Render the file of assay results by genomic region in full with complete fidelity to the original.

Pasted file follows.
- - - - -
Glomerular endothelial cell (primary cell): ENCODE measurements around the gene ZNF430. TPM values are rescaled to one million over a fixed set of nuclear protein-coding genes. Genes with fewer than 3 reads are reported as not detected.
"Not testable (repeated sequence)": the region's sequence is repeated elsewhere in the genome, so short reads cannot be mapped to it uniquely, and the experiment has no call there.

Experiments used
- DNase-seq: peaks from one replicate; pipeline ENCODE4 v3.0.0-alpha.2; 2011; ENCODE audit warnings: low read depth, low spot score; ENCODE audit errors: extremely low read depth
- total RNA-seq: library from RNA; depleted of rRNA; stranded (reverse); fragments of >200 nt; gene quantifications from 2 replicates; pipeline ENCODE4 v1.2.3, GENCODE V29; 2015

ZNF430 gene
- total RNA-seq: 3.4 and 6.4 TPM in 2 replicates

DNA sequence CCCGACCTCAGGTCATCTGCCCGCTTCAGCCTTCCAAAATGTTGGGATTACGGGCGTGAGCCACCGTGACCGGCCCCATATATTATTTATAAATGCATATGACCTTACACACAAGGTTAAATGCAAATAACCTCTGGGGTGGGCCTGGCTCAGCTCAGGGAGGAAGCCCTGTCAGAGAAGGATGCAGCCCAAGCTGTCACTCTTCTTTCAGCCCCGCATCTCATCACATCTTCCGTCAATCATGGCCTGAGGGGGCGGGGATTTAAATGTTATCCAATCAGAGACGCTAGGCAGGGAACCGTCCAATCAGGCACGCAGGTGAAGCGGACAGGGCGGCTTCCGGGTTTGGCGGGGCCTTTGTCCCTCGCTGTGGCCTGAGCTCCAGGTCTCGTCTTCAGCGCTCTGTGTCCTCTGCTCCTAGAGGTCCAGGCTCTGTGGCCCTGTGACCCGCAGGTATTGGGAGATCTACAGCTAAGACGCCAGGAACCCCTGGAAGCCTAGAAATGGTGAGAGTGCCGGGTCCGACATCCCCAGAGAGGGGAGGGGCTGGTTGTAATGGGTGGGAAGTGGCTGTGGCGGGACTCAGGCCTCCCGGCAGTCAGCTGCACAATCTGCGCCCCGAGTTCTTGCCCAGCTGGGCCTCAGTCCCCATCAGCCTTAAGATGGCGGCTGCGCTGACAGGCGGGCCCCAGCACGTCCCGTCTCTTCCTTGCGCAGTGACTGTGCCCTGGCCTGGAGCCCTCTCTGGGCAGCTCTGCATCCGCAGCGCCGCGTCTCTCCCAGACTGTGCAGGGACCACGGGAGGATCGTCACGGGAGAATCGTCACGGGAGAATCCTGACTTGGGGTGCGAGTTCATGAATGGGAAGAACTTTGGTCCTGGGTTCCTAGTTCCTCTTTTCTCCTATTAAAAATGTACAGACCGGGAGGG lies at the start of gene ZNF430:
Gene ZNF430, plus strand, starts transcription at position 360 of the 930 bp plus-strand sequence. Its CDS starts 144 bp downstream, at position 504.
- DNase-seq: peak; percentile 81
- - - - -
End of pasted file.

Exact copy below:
Glomerular endothelial cell (primary cell): ENCODE measurements around the gene ZNF430. TPM values are rescaled to one million over a fixed set of nuclear protein-coding genes. Genes with fewer than 3 reads are reported as not detected.
"Not testable (repeated sequence)": the region's sequence is repeated elsewhere in the genome, so short reads cannot be mapped to it uniquely, and the experiment has no call there.

Experiments used
- DNase-seq: peaks from one replicate; pipeline ENCODE4 v3.0.0-alpha.2; 2011; ENCODE audit warnings: low read depth, low spot score; ENCODE audit errors: extremely low read depth
- total RNA-seq: library from RNA; depleted of rRNA; stranded (reverse); fragments of >200 nt; gene quantifications from 2 replicates; pipeline ENCODE4 v1.2.3, GENCODE V29; 2015

ZNF430 gene
- total RNA-seq: 3.4 and 6.4 TPM in 2 replicates

DNA sequence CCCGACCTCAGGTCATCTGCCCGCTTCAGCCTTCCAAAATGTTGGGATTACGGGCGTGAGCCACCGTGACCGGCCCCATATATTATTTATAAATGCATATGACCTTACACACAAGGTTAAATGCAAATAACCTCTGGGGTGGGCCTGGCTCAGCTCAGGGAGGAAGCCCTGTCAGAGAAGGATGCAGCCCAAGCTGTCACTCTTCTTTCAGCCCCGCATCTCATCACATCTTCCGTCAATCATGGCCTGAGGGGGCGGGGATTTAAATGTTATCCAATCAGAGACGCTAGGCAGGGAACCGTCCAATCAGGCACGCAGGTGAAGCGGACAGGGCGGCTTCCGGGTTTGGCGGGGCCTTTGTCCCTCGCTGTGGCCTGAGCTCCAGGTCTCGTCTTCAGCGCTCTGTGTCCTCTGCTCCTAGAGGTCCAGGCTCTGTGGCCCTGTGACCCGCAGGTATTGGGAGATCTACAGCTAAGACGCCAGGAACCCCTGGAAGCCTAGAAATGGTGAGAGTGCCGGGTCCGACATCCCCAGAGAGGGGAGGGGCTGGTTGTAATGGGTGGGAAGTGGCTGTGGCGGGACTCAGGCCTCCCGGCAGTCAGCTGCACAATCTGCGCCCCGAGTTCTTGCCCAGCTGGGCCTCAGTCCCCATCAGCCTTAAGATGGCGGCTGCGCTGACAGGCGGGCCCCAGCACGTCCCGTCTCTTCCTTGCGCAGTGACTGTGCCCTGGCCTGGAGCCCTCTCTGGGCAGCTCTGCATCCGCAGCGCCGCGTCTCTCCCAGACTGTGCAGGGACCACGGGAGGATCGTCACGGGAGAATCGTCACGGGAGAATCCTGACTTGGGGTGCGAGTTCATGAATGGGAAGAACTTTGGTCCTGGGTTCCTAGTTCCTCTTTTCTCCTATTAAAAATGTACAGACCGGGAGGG lies at the start of gene ZNF430:
Gene ZNF430, plus strand, starts transcription at position 360 of the 930 bp plus-strand sequence. Its CDS starts 144 bp downstream, at position 504.
- DNase-seq: peak; percentile 81